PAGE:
For all I felt for Priya and wanted her to be able to have the baby she longed for, I couldn't help but feel for Asha. She was not comfortable with what she was doing no matter how many times she tried to justify it to herself. She had doubts, both morally and emotionally. How do you grow a baby inside of you and not get attached? The party line was that the surrogates are giving gifts to families who want but cannot have children. And yet how much of it is really just about the money? Even for the doctor who runs the clinic. It is a business, after all.

Priya does wonder if she is doing the right thing. Is she exploiting Asha? Her mother feels she is. Malladi does not shy away from introducing that idea in the novel. The author takes a  more subtle approach, leaving it (mostly) up to the reader to decide. The use of surrogates in India has been on the rise in recent years. Impoverished women are the perfect target, vulnerable and in need of money to better their own lives or those of their families. They enter into a contract to have a baby for middle-class to wealthy families overseas. It's an agreement believed to be beneficial to both parties--a business transaction providing much needed money to the surrogate and giving a baby to a family that wants a child. Often the surrogates feel shame, hiding their condition, lying that they lost the babies after they are born--at least as was depicted in the novel. There are no regulations in place currently and prices are much lower than you would find in the United States and other European countries for surrogacy services. It is obvious why this has become such a popular practice. As I read Asha's story, I could not help but feel uncomfortable with her situation, feeling that she and the other women were being taken advantage of.

I found A House for Happy Mothers to be an emotional and thought provoking book. As I said, I was left feeling uncomfortable to some degree. Author Malladi takes on a controversial and relevant topic, offering the reader a glimpse at two different sides of the issue. Her attention to the cultural, social and economical differences and the emotional impact on both parties were right on target. I have read several of Amulya Malladi's novels in the past and enjoyed each of them. This one is among her best yet. 


To learn more about Amulya Malladi and her work, please visit the author's websiteShe can also be found on Goodreads and Twiter.


I hope you will check out what others had to say about A House for Happy Mothers on the TLC Book Tours route!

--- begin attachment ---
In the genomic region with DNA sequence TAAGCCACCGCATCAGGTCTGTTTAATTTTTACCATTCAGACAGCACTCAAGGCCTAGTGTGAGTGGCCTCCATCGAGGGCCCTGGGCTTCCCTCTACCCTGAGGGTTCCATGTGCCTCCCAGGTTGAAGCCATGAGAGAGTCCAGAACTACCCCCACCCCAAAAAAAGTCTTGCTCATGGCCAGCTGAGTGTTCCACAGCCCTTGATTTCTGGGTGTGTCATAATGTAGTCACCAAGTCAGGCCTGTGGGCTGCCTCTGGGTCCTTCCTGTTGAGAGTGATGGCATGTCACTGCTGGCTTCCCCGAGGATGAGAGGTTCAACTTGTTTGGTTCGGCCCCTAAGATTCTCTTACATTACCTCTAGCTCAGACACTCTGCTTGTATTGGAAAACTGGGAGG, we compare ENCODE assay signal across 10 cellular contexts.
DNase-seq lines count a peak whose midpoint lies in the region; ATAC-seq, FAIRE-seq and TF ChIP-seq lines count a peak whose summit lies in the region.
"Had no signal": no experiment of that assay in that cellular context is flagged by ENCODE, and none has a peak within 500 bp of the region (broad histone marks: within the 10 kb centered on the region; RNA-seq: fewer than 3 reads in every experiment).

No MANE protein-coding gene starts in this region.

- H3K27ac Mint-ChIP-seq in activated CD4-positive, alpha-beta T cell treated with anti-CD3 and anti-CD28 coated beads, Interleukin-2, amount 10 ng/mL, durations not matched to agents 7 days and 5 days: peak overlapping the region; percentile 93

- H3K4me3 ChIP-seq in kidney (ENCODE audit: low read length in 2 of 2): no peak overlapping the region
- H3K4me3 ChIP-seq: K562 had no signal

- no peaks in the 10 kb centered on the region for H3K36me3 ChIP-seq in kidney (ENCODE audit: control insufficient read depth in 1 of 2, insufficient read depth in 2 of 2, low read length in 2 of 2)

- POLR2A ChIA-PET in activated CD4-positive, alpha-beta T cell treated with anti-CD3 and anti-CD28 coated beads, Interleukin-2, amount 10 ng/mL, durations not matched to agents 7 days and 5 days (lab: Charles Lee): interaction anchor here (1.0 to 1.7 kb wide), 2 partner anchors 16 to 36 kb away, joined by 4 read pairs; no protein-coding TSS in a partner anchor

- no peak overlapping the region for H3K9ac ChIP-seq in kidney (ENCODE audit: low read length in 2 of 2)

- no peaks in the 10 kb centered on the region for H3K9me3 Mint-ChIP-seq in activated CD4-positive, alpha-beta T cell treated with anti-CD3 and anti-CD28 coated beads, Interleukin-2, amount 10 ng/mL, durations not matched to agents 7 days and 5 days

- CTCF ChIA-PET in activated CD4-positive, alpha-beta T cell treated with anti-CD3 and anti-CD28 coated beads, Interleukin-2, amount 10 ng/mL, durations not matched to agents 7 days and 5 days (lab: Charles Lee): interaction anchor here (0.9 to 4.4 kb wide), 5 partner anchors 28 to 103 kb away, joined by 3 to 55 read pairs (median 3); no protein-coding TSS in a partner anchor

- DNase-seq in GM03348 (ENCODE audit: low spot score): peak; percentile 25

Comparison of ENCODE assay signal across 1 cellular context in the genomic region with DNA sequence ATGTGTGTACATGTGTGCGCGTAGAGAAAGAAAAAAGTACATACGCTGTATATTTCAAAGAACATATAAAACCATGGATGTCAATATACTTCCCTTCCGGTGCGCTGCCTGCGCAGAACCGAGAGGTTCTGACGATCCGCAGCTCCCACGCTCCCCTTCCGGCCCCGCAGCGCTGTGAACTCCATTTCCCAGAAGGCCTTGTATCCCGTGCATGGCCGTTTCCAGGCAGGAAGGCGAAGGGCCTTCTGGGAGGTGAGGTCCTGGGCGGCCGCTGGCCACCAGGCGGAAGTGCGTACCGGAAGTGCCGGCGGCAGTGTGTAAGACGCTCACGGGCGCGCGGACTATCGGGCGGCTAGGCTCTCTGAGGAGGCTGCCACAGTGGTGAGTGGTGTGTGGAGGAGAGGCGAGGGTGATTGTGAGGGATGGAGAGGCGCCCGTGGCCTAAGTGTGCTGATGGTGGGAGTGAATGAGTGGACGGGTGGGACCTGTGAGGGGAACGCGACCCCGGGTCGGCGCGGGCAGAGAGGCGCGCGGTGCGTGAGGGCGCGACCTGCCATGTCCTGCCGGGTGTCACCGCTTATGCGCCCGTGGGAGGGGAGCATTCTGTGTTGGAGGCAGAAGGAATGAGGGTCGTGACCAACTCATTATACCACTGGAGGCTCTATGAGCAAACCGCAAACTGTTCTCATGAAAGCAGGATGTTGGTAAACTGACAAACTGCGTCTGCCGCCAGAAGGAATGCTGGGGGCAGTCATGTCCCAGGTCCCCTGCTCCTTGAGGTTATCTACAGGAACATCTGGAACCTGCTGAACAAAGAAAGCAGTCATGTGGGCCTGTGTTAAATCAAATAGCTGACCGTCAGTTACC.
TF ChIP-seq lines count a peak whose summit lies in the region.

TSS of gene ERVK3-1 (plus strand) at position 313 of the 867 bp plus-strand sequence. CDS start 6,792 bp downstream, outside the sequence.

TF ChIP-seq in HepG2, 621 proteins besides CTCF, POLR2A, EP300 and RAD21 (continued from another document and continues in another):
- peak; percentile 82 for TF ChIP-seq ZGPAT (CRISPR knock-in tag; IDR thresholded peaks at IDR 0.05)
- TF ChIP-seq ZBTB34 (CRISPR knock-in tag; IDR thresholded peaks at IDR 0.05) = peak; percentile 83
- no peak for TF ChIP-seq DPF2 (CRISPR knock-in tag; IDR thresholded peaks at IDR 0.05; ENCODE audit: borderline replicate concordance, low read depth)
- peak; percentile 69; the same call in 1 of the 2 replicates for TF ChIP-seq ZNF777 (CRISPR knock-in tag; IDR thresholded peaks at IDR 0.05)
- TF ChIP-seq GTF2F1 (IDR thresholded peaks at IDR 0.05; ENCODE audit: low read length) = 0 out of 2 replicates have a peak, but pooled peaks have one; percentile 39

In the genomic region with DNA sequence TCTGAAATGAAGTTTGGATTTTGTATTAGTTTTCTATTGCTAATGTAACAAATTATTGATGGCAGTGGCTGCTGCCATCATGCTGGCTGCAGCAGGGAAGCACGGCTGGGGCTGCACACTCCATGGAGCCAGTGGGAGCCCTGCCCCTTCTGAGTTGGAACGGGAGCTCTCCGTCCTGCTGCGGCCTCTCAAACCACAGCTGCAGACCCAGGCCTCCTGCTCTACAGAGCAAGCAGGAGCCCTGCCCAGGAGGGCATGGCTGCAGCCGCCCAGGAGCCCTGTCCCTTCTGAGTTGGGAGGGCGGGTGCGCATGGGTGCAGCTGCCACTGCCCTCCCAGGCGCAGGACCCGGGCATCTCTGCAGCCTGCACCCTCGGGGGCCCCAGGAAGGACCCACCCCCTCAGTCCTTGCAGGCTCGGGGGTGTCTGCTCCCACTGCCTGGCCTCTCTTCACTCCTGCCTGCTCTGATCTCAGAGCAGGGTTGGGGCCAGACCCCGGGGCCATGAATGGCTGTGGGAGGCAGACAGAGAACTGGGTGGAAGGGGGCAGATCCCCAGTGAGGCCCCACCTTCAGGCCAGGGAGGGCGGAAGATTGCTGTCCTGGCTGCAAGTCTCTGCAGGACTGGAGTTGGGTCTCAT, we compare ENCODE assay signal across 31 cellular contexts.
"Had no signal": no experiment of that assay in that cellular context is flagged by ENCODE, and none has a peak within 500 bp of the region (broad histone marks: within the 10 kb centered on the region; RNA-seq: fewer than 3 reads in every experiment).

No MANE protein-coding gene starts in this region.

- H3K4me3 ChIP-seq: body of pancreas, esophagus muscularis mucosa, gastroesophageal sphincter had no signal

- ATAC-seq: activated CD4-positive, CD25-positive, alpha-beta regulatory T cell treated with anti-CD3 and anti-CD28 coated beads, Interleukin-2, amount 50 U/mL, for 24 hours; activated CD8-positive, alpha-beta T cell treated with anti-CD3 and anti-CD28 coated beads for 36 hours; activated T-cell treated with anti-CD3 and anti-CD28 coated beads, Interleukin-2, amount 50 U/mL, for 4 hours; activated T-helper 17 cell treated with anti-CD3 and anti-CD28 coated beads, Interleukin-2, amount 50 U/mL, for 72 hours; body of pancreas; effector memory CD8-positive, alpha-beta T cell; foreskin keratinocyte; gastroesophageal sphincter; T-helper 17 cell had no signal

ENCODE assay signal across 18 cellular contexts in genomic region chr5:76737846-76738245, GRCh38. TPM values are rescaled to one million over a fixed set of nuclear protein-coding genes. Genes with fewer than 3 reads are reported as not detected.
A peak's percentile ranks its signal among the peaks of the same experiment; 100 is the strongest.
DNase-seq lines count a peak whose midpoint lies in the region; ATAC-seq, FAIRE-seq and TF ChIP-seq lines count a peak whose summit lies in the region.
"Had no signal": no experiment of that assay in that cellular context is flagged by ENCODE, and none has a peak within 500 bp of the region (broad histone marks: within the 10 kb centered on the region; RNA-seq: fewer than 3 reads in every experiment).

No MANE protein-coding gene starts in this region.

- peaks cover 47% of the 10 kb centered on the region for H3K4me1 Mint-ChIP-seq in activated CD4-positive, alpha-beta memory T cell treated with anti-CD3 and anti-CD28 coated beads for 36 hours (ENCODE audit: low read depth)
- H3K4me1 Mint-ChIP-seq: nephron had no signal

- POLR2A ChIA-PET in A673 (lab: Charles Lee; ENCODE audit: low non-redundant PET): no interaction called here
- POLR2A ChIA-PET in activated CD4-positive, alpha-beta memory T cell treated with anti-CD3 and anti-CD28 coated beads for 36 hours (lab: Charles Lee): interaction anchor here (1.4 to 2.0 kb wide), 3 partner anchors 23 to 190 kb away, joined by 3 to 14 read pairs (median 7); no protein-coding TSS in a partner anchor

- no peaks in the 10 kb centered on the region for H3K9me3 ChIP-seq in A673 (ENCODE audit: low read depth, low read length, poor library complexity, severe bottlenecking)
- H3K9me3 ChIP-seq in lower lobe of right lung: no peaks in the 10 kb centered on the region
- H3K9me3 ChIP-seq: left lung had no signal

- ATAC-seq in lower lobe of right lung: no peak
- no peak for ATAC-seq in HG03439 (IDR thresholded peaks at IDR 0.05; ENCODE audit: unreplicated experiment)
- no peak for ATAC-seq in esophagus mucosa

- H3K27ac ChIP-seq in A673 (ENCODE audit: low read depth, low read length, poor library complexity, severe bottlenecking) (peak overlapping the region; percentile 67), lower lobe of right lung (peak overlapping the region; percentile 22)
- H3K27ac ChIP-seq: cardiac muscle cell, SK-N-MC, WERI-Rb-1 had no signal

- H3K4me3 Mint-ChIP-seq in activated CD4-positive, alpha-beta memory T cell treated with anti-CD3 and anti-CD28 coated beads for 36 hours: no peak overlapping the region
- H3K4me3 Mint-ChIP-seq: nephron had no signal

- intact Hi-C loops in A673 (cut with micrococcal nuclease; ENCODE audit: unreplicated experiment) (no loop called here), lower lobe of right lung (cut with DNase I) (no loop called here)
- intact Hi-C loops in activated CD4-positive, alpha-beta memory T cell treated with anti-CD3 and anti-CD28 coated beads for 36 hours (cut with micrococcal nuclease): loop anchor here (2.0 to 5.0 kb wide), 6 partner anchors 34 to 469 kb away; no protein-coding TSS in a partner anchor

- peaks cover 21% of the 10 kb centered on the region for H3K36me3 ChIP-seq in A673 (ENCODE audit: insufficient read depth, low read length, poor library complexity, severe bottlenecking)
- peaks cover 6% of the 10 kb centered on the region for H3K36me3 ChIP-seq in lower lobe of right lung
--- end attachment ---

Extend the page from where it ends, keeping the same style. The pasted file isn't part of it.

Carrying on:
Many thanks to the TLC Book Tours for the opportunity to be a part of this book tour. A copy of the book was provided by the publisher for an honest review.


© 2015, Wendy Runyon of Musings of a Bookish Kitty. All Rights Reserved. If you're reading this on a site other than Musings of a Bookish Kitty or Wendy's feed, be aware that this post has been stolen and is used without permission.

Monday, May 23, 2016

Where Is Your Bookmark? (05/24/2016)

At the moment, I am reading my second runner up in my May TBR List poll, Shadow Revolution, the first in the Crown & Key series, by Clay and Susan Griffith. Set in Victorian London, this urban fantasy novel is about a group of magically inclined people who discover a pack of werewolves living among them. They join together to route the werewolves out and save London.



Every Tuesday Diane from Bibliophile By the Sea First Chapter First Paragraph Tuesday Intros, where participants share the first paragraph (or a few) of a book they are reading or thinking about reading soon. It is also where I share my first impressions about the book I am sharing.

A bold moon hung over the dark London cityscape. A shroud of fog obscured the ever present grime as yellow smudges of gas lamps created black silhouettes of the skyline. London showed its hidden nature only at night. People moved like wraiths, appearing out of nowhere, shades made suddenly solid. 
The misty moonlight gave the city an otherworldly aspect in which Simon Archer reveled. He nodded amiably to passersby, but his senses were tuned to the indistinguishable world around him, listening, feeling for a shred of anything out of place.

Every Tuesday, Jenn from Books And A Beat hosts Teaser Tuesdays at which time participants grab their current read, open to a random page, and share two (2) "teaser" sentences from that page while avoiding any spoilers.